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Phil, the economic literacy turtle

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Nir Elias / Reuters

(Read caption) When is a turtle not a turtle? When he's a metaphor. This literal and physical turtle, named Tzvika, has been treated at the Wildlife Hospital in the Ramat Gan Safari near Tel Aviv ever since being run over by a lawn mower two months ago. On Jan. 5, Tzvika began using prosthetic wheels that let her walk and keep her shell from wearing down.

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My family recently acquired “Phil the High-Yield Turtle.” This came about because a friend of my wife, whom we will call Bill and who happens to trade high-yield bonds, saw Phil being sold on the street, presented in rather bad circumstances by his owner, and felt sorry for him. Bill took Phil and kept him (in much better conditions) in his office for several months before realizing that Phil was running out of space and needed a new home — at which point my wife volunteered to adopt him and… now we are Phil’s caretakers!

Well, Bill’s motives were certainly admirable: he wanted to help an animal he thought was in distress. Unfortunately, Bil”s attempt is likely to have the opposite effect to that he desired, since, by newly entering the market for turtles, Bill shifted the demand curve to the right. And that will increase the quantity supplied. In short, even if Bill had been moved enough and generous enough to buy every single abused turtle on the market, he simply would motivate the sellers to immediately replenish the supply. (Do you recall Milo Minderbinder trying to corner the Egyptian cotton market in Catch-22?)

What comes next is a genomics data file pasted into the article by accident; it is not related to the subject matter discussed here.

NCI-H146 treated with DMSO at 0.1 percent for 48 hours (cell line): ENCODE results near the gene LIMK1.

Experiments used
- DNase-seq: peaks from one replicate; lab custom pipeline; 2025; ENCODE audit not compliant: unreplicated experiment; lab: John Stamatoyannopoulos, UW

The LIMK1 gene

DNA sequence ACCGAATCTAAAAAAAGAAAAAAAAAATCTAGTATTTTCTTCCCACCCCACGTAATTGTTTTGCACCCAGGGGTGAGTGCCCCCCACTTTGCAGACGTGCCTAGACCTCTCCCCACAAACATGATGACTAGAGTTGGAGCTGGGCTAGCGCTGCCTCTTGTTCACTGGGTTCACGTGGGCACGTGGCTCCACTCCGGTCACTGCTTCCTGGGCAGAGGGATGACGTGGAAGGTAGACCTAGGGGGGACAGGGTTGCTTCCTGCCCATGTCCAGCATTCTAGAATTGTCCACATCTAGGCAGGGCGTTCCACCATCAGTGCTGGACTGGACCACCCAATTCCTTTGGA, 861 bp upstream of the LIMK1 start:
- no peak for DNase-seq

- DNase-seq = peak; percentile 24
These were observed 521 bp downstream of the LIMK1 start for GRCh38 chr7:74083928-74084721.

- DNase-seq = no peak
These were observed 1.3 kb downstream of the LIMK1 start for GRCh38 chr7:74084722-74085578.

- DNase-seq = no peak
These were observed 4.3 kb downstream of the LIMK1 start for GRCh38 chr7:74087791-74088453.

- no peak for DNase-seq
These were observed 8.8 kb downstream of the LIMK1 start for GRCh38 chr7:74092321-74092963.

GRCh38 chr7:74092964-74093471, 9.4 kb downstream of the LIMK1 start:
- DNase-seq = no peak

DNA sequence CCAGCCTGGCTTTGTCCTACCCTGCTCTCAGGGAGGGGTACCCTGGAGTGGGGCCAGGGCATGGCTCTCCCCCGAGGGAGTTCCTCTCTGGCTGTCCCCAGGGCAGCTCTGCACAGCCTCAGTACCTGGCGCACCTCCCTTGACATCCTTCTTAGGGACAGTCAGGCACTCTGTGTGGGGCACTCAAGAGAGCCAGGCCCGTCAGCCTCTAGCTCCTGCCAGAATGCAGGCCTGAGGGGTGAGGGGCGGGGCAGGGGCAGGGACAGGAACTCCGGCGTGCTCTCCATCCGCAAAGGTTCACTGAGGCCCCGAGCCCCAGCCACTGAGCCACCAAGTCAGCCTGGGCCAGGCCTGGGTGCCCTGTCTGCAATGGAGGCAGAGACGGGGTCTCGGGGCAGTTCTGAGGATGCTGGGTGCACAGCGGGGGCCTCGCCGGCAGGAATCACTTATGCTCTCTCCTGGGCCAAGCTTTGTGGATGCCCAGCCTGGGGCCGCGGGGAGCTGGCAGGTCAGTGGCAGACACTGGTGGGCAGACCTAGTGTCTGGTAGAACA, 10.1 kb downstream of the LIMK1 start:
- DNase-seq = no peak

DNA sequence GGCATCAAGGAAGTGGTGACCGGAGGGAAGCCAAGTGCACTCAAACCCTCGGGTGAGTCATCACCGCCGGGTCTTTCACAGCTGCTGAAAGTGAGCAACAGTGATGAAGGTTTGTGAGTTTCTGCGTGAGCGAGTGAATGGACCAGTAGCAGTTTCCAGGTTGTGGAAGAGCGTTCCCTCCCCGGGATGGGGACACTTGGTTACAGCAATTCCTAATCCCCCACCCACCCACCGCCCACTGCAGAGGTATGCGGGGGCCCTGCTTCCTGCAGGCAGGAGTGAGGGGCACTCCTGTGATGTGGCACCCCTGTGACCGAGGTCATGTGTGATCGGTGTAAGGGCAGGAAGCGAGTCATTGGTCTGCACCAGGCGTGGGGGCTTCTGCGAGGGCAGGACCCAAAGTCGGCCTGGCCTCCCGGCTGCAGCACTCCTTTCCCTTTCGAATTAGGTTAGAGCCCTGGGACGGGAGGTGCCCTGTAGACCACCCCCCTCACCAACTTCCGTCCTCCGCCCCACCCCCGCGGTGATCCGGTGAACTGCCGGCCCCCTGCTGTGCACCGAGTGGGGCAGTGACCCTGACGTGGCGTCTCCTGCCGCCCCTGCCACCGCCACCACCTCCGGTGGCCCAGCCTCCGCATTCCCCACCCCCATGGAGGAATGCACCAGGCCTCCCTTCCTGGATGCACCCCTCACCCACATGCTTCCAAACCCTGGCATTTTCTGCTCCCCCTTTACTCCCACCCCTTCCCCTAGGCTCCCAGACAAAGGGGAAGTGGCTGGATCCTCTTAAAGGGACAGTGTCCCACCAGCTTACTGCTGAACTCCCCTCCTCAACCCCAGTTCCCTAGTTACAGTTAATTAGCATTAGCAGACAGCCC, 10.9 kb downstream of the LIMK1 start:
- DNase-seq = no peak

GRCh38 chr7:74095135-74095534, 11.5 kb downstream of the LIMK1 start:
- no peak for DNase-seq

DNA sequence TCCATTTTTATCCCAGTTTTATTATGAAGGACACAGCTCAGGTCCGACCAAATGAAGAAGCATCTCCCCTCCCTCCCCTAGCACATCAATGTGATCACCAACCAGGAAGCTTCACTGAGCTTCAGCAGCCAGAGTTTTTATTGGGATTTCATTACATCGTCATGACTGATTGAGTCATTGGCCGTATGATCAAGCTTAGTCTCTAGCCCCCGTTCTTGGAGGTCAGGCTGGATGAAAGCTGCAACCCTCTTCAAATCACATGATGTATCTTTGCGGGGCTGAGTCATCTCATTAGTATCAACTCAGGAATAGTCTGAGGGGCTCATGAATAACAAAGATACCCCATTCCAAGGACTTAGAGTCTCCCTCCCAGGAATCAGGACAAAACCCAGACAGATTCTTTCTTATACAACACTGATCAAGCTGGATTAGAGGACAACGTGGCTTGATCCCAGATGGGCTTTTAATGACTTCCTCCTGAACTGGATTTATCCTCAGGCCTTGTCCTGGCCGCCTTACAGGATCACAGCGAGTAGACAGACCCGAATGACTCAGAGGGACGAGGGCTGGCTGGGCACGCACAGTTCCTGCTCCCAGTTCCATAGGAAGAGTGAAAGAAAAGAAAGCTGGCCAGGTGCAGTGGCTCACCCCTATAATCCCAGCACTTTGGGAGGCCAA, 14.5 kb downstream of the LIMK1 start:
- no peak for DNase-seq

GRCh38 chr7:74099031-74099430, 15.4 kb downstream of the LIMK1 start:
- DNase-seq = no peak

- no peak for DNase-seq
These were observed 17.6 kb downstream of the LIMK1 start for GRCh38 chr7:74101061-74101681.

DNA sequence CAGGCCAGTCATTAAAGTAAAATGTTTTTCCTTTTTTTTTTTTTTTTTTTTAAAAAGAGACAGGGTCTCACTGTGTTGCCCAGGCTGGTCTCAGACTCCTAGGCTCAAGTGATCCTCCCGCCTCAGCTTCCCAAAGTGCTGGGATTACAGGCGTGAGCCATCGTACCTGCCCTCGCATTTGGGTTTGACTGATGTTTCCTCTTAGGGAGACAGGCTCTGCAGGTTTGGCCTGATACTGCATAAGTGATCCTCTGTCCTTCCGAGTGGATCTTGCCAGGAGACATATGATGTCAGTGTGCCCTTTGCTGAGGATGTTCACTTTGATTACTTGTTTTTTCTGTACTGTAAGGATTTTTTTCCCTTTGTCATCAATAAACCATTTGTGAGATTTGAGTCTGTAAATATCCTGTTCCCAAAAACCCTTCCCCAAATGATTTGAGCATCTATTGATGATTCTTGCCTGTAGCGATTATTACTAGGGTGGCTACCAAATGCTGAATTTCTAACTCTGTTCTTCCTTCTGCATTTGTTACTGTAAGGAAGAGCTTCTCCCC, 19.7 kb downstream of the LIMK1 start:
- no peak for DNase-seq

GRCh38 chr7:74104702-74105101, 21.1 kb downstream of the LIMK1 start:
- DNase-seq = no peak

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In fact, the horrible thought came to me that this market could be largely driven by mercy purchases. And furthermore, such purchasers give the vendors a motive to make the conditions in which the animals they are selling are kept as bad-looking as possible!

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